- The Washington Times - Thursday, August 2, 2001

CARLISLE, Pa. Washington Redskins linebacker LaVar Arrington doesn't completely remember Tuesday's morning practice. The warm, humid weather staggered Arrington more than the on-field hitting.
Just hours later, Minnesota Vikings offensive tackle Korey Stringer died of complications from heat stroke. Despite encouraged water breaks that were nonexistent for football players until the 1980s, dehydration has become a common problem.
University of Florida freshman fullback Eraste Austin's death July 25 was the 18th high school or college fatality from heat-related illness since 1995. However, pro players were thought better protected from heat stroke because of the extensive training programs. Only St. Louis Cardinals tight end J.V. Cain has died from a heat-related illness during the preseason (1979).
Stringer, 27, left practice on a cart Monday complaining of heat-related symptoms. The 6-foot-4, 335-pounder collapsed Tuesday on the field in Mankato, Minn., amid a heat index of 110 degrees and died early yesterday at a nearby hospital.
"It's really scary to know the same day I'm feeling weak and struggling with my hydration another man in another camp passed on from it," Arrington said. "I was a little woozy, a little lackadaisical. I just felt real weak. I was kind of having blank spots. I was more or less trying to focus, trying to block all that out. We as football players take on the same mentality 'oh, he's wussing out.' It's really not about that."
NFL commissioner Paul Tagliabue asked teams to review their training programs following Stringer's death. However, the league doesn't dictate a uniform code. With teams training in varied weather conditions, each is permitted its own program. Washington will have 24 full pad practices during camp compared with just eight for the Baltimore Ravens in Westminster, Md.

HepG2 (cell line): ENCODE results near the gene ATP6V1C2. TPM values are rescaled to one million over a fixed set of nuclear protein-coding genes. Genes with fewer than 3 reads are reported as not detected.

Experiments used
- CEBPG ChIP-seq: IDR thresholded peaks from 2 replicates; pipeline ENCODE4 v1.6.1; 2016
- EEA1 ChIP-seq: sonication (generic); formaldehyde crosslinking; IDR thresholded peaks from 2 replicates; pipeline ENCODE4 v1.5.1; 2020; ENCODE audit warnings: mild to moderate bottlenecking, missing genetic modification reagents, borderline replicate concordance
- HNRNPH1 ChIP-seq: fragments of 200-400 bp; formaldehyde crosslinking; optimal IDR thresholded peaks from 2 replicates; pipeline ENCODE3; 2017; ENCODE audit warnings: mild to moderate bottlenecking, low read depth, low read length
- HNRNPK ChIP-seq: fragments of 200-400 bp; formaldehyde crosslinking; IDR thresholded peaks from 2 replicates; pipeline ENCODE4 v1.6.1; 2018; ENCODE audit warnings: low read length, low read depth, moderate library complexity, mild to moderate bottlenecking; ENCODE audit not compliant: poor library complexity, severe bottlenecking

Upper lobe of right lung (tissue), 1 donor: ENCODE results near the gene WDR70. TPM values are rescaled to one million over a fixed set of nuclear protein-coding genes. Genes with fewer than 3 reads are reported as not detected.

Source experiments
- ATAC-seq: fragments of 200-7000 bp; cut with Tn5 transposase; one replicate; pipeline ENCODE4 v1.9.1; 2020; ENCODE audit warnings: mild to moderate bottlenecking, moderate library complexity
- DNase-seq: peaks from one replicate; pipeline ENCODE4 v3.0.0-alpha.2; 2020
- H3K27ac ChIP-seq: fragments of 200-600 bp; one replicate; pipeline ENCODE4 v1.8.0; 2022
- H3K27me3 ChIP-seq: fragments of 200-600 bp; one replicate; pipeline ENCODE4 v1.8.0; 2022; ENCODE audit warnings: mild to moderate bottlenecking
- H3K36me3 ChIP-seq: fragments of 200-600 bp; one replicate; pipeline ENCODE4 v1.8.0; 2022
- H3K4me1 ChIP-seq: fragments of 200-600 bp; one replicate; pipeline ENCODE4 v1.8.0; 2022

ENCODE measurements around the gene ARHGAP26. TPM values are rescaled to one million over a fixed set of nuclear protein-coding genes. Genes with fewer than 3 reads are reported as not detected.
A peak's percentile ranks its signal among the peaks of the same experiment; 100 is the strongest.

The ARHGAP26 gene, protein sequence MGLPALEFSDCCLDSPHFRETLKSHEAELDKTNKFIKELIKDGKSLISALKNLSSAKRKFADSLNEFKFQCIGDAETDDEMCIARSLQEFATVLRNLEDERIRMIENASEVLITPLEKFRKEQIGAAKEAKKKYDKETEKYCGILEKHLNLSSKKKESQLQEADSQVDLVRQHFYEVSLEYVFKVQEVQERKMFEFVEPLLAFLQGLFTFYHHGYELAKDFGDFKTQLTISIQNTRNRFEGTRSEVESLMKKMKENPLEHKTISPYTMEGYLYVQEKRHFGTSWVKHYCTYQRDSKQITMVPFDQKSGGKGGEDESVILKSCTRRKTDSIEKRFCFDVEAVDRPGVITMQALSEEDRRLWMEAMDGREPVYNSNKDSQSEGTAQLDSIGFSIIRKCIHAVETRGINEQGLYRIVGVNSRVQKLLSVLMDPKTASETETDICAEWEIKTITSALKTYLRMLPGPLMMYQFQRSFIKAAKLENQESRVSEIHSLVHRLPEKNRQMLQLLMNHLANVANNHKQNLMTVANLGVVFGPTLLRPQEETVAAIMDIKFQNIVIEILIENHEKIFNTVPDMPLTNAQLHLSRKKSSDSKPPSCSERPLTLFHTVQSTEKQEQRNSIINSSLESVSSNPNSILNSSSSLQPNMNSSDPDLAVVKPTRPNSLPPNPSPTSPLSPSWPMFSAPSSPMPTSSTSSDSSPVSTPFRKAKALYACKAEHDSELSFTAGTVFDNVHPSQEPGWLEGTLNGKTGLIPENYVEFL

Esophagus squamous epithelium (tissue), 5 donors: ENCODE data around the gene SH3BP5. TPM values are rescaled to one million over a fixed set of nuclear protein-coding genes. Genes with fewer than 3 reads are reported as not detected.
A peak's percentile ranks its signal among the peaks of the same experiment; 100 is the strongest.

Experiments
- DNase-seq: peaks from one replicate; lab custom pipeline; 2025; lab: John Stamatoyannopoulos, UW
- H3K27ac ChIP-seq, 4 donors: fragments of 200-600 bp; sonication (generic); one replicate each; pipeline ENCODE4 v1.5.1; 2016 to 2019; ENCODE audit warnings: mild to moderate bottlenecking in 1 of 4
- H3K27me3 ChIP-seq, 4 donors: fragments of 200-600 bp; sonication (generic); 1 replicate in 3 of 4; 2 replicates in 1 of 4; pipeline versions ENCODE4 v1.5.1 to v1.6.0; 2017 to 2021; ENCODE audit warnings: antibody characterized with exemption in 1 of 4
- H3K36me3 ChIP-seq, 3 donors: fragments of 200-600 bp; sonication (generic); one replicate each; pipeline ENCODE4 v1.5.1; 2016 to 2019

The Redskins have come a long way since the 1970s, when players filled their helmets with ice and secretly savored ice from bags during coach George Allen's practices. Drinking water drew a fine from Allen, who believed in the one-time common notion that water weakened players. Ironically, Allen died of pneumonia on New Year's Eve 1993 after his players at Long Beach State drenched him with Gatorade following a victory.
The Redskins used 155 gallons of water during the afternoon practice alone. There were also 30 five-pound bags of ice and 10 cases of Gatorade. The team took several water breaks during both sessions. An 8-pound weight loss per man isn't unusual during practices, but the Redskins check each player's weight before and after workouts to note dangerous changes.
The Redskins haven't had a serious heat-related illness since 1987, when a strike replacement player was hospitalized.
"[Teams] are so much smarter in how we train now, and still something like [Stringer] can happen," Redskins trainer Bubba Tyer said.
Many NFL teams often use lighter pads and shorts as occasional breaks from full pads. The Redskins spent the afternoon in "shells" that were planned before Stringer's death. The late session was held during a 90-degree heat index, one degree more than during the morning workout. Schottenheimer advised players not to wear long socks or long-sleeved T-shirts that increase perspiration after ordering them to increase fluids during a Tuesday team meeting.
"I've always insisted guys drink even when they're not thirsty because you need to replenish the tank," he said. "It can happen anywhere. I don't think the level of competition has any bearing on it."
But Redskins players are like many of their NFL counterparts who often refuse to succumb to the heat for fear of being branded as soft. Running back Stephen Davis was bothered by dehydration Tuesday but tried one series of drills yesterday before resting.
"The first thing people think when somebody gets injured, is 'Oh, he's faking' or maybe it's not that serious," Arrington said. "Then it takes somebody to pass on for people to understand really important stuff like dehydration or even just being out in the heat. If somebody's not feeling well, they're not feeling well. They shouldn't be taken lightly."
Still, players conceded they can't take it easier because of the heat. After all, training camp often decides whether many players make the team or start.
"If I'm out there on the field, I'm really going to give everything I have," offensive tackle Chris Samuels said. "At the same time, I'm going to be smart as far as putting fluids in my body and eating right."
Said safety Sam Shade: "I don't feel you can relax. You've got to give what you've got when you're out here."
* Staff writer Bob Cohn contributed to this report.

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